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Susan Eaton's case: Man admits he murdered an American scientist found in a cave in Greece, the police in Crete



A 27-year-old man has admitted he has raped and murdered an American scientist who was in Crete for a conference, the Greek authorities said.

Presumed admission came on Monday, 11 days after 59-year-old Susan Eaton. It was reported that the conference organizer missed on July 4 – the same day the biologist is expected to submit his research to colleagues. Two amateur explorers found Eaton's body on July 8, nearly 200 feet in a cave used as a shelter during World War II, according to the police.

The authorities identified the suspect on Thursday.

Transmitted by Crete Yannis Paraskakis The authorities twice hit Ethan with his car and caught her unconscious in his luggage to the abandoned shelter. Leave her there after raping her, they say from the police in Crete. Paraskakis, who is from the city of Chania, where Eaton disappeared, has since been charged with murder and rape.

Prosecutors have ordered the release of Paraskakis' identity in the interests of public safety and investigation of other crimes that a person may commit, police said on Thursday in a press release.

Ethan died on July 2 from suffocation, based on forensic evidence and autopsy, police said. It was discovered with injuries to both hands as well as broken ribs and bones on the face. She runs a research group at the Institute of Molecular Cell Biology and Genetics at Max Planck in Dresden and is Professor at the Technical University of Dresden

"We are devastated by this senseless tragedy," Max Planck Institute of Molecular Cell Biology and Genetics. "When Eaton's husband is also a researcher," he said in a statement last week. She left her room for lunch for her daily walk, leaving her cell phone and personal belongings behind her.

Paraskakis told the authorities that he had kidnapped Ethan – "motivated by sexual satisfaction," a policeman from Crete, Eleni Papathanasiou said at a press conference Tuesday – about noon that day as he walked to a monument called Evelpidon in the northern part of the island.

The man said he took Ethan to a vent in the abandoned shelter and left her body there, blocking the door with a wooden palette. In the immediate vicinity of a cemetery he cleared his car of potential evidence, the police said. Paraskakis was filed with the District Prosecutor's Office as they are undergoing forensic, clinical and toxicological examinations.

Police have begun to search "immediately" after the disappearance of Ethan was reported, said police chief of Crete Konstantinos Lagoudakis. Eaton's information and picture showed up, and volunteers joined the government agencies to look for the missing woman. Family members created a Facebook page to promote search.

The two, who eventually found Ethan part of this growing effort, CBS News reported.

After Eaton's body was found in the cave, he said: its positioning and the wheel-paths leading to the drainage of the shelter that led the woman to it. The body shows signs of violence and potential sexual abuse.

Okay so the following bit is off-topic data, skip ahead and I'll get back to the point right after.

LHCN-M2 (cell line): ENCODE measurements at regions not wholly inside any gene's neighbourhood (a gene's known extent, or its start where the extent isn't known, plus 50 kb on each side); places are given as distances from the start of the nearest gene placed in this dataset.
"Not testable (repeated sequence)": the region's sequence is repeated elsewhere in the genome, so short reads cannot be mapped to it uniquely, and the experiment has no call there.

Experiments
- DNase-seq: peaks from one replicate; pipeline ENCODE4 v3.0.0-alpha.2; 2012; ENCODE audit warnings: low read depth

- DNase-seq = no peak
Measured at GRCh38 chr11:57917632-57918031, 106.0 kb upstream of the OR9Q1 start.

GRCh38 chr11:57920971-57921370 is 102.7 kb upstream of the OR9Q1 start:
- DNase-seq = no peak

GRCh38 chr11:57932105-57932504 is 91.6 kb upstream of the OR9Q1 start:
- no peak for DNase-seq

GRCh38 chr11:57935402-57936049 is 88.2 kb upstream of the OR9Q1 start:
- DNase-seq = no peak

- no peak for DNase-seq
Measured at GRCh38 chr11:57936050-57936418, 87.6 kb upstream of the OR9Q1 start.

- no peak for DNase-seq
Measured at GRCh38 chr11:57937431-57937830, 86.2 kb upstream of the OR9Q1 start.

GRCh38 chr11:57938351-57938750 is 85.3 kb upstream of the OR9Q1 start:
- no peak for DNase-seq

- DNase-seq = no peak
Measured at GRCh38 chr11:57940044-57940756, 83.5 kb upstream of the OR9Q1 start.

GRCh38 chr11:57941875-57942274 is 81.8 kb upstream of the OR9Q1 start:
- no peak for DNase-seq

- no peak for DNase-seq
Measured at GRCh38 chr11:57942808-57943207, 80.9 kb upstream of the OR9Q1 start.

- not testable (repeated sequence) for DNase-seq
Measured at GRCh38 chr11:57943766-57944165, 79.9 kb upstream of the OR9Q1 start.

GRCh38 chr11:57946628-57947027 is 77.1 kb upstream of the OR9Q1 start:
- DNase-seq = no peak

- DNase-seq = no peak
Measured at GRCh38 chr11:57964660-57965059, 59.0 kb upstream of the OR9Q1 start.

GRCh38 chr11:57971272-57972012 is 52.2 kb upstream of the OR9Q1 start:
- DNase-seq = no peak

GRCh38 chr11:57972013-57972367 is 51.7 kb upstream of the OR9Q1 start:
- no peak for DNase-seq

CCTV footage, interviews with witnesses and autopsy have led the police to identify suspects and ultimately stop Paraskakis.

The authorities are investigating at least seven other pedestrian attacks. is reported to include a car similar to that that hit Ethan, according to Greek state television Hellenic Broadcasting Corporation. Paraskakis was arrested before arson and injured and killed animals, he added, although the site does not provide more details.

The police were investigating those who knew Ethan was grieving with a respected researcher and a beloved friend. Worker and family member in more than two dozen honors gathered by the Max Planck Institute. The institute is likely to publish a deeper obituary in the days to come, said Christina Beck, a spokeswoman for the Washington Post.

A public service will be held in Dresden, said Eaton's niece Clyde Brode.

Eaton Labor laborers pay tribute to his colleague's love for "the big, tough questions in science," recalling his long, interdisciplinary papers. 19659024] Eaton's mother remembered a daughter who was interested in everything around her, from the day she was born, the baby was "not sleepy and sleepy, but her head raised, her eyes were vigilant." one question. "

Eaton" would be interested in any topic that's revealed, "he writes. "I spent a lot of time discussing with her subjects that [I] were studying at the university, and after a week she would have been well aware of the subject, like any one of my professors."

Family members remembered not only the scientist but also a talented pianist who plays duets with her husband, an enthusiastic gardener, and a black belt in taekwondo. They marked her as a quick ending crossword puzzle and an avid reader.

The donation focuses on who Eaton was, not the tragic circumstances of her death.

"I have made a conscious decision not to allow these facts to pursue my memories," wrote in the memory of Eaton's unnamed sister. "My memory will be pure joy and gratitude, love and admiration for the sister of the hand, the closest confidant, strong, kind, brilliant, selfless man who made an indispensable contribution to science and added immeasurable beauty in our lives. "


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